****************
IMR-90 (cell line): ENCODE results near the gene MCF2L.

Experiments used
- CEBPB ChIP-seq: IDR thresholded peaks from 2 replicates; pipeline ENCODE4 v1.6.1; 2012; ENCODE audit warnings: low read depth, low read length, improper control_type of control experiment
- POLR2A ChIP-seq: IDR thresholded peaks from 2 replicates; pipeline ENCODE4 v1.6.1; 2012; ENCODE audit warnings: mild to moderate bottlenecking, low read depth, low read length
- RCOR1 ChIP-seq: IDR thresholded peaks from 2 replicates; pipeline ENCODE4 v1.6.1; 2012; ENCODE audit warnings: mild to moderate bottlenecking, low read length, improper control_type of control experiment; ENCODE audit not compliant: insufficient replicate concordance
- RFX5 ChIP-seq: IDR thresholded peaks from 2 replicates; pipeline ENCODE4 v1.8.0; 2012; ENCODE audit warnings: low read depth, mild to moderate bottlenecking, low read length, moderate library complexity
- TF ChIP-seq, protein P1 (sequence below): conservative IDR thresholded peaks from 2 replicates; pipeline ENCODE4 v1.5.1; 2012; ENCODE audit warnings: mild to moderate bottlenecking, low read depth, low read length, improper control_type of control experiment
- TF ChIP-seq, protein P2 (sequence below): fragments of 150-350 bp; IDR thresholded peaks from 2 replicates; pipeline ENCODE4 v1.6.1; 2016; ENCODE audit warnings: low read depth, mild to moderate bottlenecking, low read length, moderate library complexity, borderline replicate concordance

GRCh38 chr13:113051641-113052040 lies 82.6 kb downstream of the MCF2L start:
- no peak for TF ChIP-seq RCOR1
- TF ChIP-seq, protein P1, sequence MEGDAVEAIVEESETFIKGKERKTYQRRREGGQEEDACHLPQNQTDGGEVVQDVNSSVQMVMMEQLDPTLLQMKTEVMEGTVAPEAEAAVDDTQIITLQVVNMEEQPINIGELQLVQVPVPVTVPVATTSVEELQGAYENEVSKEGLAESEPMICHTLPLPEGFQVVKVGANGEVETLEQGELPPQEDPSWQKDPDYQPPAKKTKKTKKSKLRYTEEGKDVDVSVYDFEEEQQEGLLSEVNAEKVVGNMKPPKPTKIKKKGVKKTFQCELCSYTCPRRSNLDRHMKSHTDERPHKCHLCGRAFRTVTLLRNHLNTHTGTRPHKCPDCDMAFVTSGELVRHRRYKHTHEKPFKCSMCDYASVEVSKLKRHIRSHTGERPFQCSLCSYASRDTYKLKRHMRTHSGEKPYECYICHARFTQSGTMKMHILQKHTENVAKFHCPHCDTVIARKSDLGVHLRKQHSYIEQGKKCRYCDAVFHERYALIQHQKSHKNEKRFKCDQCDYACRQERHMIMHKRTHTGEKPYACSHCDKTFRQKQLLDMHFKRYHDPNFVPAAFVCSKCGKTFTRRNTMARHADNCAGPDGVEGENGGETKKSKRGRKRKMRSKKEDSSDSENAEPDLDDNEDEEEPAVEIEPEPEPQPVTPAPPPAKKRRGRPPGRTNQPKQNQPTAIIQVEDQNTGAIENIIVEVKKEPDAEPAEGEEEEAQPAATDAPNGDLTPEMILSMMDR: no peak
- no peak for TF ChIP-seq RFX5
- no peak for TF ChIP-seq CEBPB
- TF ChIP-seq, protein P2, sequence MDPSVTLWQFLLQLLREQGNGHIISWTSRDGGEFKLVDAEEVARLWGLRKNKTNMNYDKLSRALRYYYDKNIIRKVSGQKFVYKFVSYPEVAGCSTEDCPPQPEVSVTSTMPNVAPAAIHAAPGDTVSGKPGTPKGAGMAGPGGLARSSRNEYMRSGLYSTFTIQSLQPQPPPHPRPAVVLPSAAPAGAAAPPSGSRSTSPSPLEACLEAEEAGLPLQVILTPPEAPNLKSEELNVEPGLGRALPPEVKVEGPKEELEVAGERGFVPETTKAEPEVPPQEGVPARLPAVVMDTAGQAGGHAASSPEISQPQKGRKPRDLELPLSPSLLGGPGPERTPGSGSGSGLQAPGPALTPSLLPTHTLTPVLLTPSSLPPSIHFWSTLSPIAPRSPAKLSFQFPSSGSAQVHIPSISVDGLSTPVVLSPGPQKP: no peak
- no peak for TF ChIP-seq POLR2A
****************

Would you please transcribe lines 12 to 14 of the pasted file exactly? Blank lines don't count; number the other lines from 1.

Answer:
- no peak for TF ChIP-seq RFX5
- no peak for TF ChIP-seq CEBPB
- TF ChIP-seq, protein P2, sequence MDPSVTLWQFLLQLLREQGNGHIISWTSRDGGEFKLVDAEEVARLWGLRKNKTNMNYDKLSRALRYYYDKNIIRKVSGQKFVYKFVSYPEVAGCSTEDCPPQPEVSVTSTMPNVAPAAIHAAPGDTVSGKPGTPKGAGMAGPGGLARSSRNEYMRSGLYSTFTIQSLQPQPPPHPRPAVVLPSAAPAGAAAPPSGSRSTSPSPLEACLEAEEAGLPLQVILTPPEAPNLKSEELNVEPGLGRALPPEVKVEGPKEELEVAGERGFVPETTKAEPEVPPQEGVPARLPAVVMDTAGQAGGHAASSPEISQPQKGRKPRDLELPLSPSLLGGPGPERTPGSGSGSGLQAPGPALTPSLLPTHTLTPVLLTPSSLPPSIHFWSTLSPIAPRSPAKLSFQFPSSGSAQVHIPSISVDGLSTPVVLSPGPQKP: no peak